Nature's Candy - Kabocha SquashNov 16, 2019
Over the past few months, I’ve started incorporating a bit more carbs into my daily regimen (read this post if you’re confused about why I’m incorporating more carbs..but wait till after you finish reading this one 😆 ). These carbs have been coming mainly from sweet potatoes, different varieties of squash, and fruit.
I was browsing through the squash section of the grocery store one day and came across this green pumpkin-looking thing (which I later discovered, thanks to Mr. Google, that it was called kabocha squash or ‘Japanese pumpkin’) and I decided to give it a try.
I roasted it in the oven with some salt and when I tasted it, I was blown away. Seriously, it was THAT good. It tasted like a cross between a pumpkin and sweet potato with a sweeter, slightly nuttier flavor.
So, I decided to do a bit more digging on this new-found love and discovered some pretty cool facts about it.
Kabocha Squash Nutrition
Kabocha Squash is a Japanese variety of winter squash that’s rich in nutrients like beta carotene, iron, vitamins A & C, potassium, magnesium, calcium, iron, manganese, and five B-complex vitamins, including B1, B3, B6, pantothenic acid, and folate.
Not only is it packed with nutrients, but kabocha is actually lower in carbs compared to other winter squash varieties which makes it a perfect keto-friendly or lower carb option.
For example, a 1/2 cup (~123 grams) of cooked kabocha has only 6 grams of carbs compared to the same amount of butternut squash which has about 13 grams of carbs.
Kabocha has even been named a ‘superfood’ in certain cultures due to its high levels of carotenoids, antioxidants, and phytonutrients.
Why I Love Kabocha
In addition to the variety of nutrients that kabocha has to offer, there are a few other reasons why I’m personally in LOVE with this delicious superfood:
The flavor is out of this world
If you prepare it properly (see below), it has a very nutty, sweet, distinct flavor that I’ve never experienced from any other squash.
Low blood sugar response
I’ve tested my blood sugar after consuming kabocha and had no adverse response. Remember though, always pair your carbs with a protein and/or fat source. No naked carbs!
Great replacement for sweet potatoes
If you love sweet potatoes (like I do), kabocha is a perfect alternative due to its sweet taste and even lower carb count!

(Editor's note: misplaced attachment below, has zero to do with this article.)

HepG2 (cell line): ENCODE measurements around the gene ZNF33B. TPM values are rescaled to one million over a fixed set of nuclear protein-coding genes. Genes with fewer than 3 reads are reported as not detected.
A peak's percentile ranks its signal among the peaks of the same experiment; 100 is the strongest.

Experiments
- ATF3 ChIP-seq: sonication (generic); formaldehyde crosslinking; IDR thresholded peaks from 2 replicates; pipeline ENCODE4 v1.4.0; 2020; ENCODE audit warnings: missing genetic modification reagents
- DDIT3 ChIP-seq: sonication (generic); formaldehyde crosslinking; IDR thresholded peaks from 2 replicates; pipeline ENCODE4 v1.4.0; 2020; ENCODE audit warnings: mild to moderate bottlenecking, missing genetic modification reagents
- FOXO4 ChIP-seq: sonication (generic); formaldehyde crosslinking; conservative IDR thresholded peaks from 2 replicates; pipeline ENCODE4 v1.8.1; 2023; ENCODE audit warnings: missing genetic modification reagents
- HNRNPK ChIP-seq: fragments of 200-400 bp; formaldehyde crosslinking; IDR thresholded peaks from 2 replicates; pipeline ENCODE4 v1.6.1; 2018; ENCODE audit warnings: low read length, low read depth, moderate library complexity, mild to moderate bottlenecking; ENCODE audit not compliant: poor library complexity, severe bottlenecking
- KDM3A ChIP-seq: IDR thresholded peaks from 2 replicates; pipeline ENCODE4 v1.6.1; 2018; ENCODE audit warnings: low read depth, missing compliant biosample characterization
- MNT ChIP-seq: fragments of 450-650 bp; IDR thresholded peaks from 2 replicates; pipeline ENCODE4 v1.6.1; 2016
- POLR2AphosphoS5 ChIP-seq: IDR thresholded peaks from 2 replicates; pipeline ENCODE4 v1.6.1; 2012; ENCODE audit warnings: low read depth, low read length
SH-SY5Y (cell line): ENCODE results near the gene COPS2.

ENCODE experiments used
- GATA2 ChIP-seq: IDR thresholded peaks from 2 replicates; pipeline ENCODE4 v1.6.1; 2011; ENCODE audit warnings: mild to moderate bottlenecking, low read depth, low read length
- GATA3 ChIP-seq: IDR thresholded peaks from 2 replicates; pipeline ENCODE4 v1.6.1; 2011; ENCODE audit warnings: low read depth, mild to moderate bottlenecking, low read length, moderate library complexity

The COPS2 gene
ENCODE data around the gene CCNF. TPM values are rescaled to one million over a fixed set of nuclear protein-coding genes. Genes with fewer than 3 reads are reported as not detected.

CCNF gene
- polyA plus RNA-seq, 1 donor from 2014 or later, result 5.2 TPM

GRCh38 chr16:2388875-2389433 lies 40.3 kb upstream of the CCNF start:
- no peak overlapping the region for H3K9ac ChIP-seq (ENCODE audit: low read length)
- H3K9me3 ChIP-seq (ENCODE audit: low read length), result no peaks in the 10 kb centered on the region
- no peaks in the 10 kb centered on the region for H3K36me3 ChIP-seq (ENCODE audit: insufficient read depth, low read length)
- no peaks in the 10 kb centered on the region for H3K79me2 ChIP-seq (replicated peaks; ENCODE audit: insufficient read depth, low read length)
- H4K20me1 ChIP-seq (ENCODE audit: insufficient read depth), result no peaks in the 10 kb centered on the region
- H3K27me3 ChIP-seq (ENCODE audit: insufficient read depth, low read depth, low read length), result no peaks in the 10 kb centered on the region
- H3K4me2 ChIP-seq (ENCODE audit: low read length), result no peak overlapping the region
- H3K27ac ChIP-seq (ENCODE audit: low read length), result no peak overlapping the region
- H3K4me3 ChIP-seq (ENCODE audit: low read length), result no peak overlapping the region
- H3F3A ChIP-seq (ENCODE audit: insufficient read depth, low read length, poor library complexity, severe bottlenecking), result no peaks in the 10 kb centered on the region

Kabocha can be prepared in a variety of different ways depending on what you’re in the mood for (see my two favorites below).
No peeling or waste
The skin of the kabocha is 100% edible. Once cooked, the skin becomes super tender and it’s also packed with fiber and nutrients.
How to Pick the RIGHT Kabocha Squash
Kabocha is grown year-round, but they are best in the late summer to fall months. Just like an avocado or a banana, you want to make sure you're not getting a kabocha squash that is underripe. If you do, it will NOT taste like what I described above. Instead, it will taste bitter and not sweet at all.
Here's what to look for:
- COLOR: You want to look for a squash that is deep in green color. It's okay if it has some orange or lighter patches, bumps, or blemishes, but just make sure it is mostly green.
- WEIGHT: You want a squash that actually feels heavier for its size. Pick up the squash and use your judgment here. The heavier it is, the better!
- FEEL: The squash should be firm to the touch.
- SIZE: The size doesn't really matter, as long as you check the boxes with color and weight, you'll be good to go!
When you cut it open, the perfect squash will be dry, flaky, and have a deep orange color. The underripe, bitter squash will be watery and pale.
Trust me, you'll know the difference once you cook and taste a ripe vs. underripe kabocha. I've gotten some underripe ones before and although they're still edible, they just don't do the ripe kabocha justice.
How to Prepare Kabocha
Here’s my go-to method for preparing kabocha (step-by-step pictures are below the steps):
- Preheat your oven to 400 degrees Fahrenheit.
- Rinse your kabocha under cold water and grab a sharp, heavy knife and cutting board.
- The skin is a bit tough to cut through when it’s raw so be very careful. One trick to make cutting easier is to microwave the kabocha for 2-3 minutes (depending on the size). This will soften the skin a bit and make it easier to cut through.
- For sweet, dessert-style kabocha, I like to use cinnamon or pumpkin pie spice.
- For savory, side-dish kabocha, I use different spices such as ground garlic, onion, curry powder, or different varieties of my favorite Caribeque Seasonings or Redmond spices. You can use any spices you like, switch it up and experiment with what you love best.
- Pro tip: I've found that sometimes the longer you cook it, the more caramelized it gets. But other times, the longer it's cooked, the more it falls apart and becomes a bit too mushy. It will take a few times to get the perfect texture for what you like.
Option 1 (preferred):
How I Eat Kabocha
Kabocha with Nut Butter, Cinnamon, and Salt
Kabocha Dessert Bowl
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